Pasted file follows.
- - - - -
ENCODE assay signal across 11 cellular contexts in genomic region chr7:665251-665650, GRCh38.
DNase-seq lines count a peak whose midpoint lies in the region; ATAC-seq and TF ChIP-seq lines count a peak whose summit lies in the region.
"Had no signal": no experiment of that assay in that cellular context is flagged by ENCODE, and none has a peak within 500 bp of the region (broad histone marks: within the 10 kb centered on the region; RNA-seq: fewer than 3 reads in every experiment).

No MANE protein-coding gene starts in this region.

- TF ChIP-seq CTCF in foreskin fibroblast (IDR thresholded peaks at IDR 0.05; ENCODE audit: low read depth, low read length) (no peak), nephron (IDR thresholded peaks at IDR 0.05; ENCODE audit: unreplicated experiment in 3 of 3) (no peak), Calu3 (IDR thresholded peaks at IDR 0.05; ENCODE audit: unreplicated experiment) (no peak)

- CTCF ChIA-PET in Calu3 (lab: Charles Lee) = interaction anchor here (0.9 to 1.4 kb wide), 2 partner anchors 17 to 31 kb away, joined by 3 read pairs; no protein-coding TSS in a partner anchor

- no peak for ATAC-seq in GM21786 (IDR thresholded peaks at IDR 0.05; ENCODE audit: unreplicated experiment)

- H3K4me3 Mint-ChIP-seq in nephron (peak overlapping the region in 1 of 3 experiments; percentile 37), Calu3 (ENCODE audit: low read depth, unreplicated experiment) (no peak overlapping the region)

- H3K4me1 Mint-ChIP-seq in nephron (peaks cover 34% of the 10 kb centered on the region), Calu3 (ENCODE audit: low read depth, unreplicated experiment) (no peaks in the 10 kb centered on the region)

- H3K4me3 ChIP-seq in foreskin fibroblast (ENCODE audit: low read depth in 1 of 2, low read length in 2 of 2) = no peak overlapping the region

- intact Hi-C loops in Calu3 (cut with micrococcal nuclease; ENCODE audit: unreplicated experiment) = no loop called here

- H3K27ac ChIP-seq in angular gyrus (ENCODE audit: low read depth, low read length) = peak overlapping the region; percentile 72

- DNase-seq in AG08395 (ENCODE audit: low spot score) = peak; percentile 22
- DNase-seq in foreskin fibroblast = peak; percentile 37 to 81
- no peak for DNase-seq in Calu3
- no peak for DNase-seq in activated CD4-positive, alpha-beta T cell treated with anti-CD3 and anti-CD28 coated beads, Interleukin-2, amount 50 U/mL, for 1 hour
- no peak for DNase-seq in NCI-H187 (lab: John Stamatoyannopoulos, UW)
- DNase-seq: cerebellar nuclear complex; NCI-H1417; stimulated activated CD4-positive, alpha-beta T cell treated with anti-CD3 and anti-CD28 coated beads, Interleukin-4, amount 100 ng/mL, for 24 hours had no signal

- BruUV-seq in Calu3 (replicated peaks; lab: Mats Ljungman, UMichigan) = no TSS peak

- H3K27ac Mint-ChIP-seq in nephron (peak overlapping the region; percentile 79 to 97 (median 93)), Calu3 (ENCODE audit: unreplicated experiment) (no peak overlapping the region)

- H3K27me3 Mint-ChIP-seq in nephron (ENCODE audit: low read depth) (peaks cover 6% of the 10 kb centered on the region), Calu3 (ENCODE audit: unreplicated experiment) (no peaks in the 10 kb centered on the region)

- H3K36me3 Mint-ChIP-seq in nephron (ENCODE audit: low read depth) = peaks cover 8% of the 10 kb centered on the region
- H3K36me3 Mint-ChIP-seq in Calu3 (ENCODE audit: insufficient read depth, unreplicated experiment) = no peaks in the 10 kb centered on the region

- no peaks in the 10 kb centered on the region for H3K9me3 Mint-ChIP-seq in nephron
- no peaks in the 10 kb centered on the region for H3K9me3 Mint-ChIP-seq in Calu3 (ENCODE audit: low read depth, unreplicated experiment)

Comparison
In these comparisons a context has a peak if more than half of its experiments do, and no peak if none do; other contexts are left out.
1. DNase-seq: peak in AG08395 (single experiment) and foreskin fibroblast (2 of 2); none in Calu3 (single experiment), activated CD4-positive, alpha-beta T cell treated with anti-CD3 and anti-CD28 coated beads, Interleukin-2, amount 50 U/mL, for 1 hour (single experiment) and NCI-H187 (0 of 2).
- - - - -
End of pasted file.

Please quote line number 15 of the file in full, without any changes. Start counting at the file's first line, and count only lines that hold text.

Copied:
- no peak for DNase-seq in Calu3